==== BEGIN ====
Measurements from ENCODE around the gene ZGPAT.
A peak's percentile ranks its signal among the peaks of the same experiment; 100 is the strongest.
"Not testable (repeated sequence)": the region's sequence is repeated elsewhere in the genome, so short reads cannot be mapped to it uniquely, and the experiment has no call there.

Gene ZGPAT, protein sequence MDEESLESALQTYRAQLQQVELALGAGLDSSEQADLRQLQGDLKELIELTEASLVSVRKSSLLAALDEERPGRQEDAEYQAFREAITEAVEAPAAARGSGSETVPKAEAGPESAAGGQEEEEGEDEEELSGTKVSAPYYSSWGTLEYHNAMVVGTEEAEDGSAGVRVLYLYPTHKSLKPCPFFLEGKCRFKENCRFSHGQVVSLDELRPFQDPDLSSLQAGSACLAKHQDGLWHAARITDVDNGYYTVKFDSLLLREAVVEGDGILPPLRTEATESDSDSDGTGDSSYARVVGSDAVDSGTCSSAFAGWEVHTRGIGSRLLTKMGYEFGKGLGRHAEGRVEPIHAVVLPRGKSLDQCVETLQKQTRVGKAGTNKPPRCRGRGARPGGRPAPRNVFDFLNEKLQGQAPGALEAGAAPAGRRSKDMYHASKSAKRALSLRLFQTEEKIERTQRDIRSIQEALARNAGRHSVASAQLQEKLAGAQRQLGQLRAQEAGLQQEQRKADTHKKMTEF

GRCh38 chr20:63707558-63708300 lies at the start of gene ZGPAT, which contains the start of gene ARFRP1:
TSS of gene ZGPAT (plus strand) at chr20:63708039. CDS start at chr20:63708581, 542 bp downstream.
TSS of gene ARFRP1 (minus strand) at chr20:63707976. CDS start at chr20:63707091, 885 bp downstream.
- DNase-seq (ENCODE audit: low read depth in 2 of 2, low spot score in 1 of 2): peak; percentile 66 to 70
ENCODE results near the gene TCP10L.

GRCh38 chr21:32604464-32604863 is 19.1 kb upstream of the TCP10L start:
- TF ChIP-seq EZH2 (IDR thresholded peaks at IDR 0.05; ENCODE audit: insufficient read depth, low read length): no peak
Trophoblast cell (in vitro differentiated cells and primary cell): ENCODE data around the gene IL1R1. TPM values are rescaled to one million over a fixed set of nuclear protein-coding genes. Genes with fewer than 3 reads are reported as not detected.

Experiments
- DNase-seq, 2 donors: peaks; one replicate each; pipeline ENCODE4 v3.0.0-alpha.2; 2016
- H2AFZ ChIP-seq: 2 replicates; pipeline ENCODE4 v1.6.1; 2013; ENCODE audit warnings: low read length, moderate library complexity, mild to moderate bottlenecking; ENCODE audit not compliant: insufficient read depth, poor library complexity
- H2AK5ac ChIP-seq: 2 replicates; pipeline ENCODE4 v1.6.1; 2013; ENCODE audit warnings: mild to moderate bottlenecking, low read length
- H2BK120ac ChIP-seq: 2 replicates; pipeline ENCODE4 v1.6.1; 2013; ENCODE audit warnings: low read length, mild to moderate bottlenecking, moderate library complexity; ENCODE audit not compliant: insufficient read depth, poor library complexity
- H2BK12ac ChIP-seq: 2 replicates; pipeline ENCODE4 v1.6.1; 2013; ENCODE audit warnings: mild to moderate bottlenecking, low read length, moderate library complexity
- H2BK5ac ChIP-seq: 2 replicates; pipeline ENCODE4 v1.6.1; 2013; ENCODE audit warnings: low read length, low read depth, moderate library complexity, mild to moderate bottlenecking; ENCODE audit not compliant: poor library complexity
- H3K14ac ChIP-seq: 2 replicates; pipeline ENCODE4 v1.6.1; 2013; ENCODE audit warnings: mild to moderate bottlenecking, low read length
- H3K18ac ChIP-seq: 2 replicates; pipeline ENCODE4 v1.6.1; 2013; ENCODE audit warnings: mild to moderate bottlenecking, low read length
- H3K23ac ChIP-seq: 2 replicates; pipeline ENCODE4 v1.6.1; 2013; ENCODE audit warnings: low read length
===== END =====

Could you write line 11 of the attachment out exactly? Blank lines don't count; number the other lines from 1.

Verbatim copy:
- TF ChIP-seq EZH2 (IDR thresholded peaks at IDR 0.05; ENCODE audit: insufficient read depth, low read length): no peak